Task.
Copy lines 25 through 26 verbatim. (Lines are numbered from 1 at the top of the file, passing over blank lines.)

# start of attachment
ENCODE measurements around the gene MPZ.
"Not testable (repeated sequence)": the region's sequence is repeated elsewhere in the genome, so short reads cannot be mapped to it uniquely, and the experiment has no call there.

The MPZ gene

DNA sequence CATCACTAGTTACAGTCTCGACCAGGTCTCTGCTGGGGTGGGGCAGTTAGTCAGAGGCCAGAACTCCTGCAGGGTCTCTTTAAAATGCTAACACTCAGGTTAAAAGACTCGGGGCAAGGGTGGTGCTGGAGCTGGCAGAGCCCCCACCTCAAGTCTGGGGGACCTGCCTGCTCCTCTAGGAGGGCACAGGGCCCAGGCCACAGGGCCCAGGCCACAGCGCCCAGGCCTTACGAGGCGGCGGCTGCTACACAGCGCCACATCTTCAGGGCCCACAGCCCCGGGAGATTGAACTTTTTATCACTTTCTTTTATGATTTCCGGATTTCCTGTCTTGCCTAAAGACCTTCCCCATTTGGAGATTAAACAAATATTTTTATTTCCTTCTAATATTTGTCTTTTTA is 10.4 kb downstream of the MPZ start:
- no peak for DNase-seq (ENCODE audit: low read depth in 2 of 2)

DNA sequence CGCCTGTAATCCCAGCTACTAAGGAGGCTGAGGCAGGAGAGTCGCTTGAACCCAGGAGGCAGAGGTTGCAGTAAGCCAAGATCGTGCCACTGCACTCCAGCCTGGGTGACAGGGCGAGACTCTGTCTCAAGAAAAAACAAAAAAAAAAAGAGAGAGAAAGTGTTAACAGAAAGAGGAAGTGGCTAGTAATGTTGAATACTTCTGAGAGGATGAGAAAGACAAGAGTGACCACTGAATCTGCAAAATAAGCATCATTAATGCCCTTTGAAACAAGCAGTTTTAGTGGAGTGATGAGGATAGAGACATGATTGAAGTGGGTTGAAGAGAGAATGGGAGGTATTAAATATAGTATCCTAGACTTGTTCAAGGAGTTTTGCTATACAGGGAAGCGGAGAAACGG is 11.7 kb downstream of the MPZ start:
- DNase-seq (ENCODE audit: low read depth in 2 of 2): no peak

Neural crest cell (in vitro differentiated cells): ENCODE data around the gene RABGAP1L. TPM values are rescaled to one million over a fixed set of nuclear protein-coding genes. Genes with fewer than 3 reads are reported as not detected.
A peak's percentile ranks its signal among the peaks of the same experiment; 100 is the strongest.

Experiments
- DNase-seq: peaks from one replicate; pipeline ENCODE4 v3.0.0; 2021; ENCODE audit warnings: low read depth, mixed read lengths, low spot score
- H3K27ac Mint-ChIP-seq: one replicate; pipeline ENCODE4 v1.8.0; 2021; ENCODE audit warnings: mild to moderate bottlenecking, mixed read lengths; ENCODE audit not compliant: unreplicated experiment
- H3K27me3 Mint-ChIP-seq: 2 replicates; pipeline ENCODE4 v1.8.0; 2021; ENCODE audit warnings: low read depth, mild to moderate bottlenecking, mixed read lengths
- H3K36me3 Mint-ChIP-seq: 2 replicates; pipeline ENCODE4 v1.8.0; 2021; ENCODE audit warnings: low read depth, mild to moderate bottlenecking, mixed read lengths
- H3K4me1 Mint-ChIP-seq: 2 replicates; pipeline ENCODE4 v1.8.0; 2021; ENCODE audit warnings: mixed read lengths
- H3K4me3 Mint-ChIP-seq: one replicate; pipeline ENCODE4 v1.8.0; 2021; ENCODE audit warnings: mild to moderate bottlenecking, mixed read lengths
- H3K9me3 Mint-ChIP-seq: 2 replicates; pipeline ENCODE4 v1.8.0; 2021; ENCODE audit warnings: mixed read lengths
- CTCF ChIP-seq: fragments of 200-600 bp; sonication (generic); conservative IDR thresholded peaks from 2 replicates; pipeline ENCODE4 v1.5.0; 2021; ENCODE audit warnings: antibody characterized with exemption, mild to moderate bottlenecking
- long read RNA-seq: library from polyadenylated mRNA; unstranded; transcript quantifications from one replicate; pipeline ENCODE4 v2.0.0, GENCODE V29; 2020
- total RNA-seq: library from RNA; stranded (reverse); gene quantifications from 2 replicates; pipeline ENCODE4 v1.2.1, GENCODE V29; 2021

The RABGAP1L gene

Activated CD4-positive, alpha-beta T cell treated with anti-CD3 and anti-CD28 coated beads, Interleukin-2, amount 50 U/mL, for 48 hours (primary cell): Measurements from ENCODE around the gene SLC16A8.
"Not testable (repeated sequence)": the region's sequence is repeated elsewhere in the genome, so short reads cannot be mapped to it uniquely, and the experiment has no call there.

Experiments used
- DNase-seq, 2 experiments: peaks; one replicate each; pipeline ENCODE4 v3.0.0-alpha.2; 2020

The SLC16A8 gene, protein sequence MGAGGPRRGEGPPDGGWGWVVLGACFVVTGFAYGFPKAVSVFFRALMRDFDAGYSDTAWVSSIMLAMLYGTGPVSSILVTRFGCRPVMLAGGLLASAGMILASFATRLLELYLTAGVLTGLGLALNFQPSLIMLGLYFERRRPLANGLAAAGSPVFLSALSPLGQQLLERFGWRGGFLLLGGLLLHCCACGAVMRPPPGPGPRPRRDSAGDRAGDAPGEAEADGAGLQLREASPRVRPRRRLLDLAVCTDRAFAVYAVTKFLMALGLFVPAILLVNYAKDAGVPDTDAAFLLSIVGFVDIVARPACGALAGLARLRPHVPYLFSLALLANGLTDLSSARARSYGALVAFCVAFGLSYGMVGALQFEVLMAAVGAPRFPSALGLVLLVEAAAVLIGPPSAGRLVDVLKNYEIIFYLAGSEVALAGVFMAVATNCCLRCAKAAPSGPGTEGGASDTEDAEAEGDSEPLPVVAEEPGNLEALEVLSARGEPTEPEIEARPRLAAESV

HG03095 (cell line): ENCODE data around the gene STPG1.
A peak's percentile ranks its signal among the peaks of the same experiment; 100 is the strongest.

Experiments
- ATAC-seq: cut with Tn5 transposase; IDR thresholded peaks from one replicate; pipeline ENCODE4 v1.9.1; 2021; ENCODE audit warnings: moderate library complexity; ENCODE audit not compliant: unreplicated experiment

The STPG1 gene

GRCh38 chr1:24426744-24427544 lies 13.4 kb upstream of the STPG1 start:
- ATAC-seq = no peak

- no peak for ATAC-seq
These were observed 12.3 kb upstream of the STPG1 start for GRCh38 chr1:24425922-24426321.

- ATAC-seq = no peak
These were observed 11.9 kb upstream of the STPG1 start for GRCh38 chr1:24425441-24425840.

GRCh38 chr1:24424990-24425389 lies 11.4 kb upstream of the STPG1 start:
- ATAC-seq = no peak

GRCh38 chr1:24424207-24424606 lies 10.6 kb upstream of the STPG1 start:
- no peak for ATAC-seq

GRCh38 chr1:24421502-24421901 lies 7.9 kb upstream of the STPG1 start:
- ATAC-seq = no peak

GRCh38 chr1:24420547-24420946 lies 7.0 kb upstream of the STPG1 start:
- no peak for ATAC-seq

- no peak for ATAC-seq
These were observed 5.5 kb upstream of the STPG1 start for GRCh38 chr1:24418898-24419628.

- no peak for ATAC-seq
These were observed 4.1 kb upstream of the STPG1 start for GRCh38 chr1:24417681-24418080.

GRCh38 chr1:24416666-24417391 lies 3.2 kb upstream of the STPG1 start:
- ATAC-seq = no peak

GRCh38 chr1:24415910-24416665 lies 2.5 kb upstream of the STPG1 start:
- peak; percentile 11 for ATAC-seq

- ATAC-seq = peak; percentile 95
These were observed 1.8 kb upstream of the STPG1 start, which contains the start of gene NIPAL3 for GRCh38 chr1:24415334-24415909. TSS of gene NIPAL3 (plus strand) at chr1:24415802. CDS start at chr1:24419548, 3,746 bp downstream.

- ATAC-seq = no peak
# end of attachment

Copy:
- DNase-seq, 2 experiments: peaks; one replicate each; pipeline ENCODE4 v3.0.0-alpha.2; 2020

The SLC16A8 gene, protein sequence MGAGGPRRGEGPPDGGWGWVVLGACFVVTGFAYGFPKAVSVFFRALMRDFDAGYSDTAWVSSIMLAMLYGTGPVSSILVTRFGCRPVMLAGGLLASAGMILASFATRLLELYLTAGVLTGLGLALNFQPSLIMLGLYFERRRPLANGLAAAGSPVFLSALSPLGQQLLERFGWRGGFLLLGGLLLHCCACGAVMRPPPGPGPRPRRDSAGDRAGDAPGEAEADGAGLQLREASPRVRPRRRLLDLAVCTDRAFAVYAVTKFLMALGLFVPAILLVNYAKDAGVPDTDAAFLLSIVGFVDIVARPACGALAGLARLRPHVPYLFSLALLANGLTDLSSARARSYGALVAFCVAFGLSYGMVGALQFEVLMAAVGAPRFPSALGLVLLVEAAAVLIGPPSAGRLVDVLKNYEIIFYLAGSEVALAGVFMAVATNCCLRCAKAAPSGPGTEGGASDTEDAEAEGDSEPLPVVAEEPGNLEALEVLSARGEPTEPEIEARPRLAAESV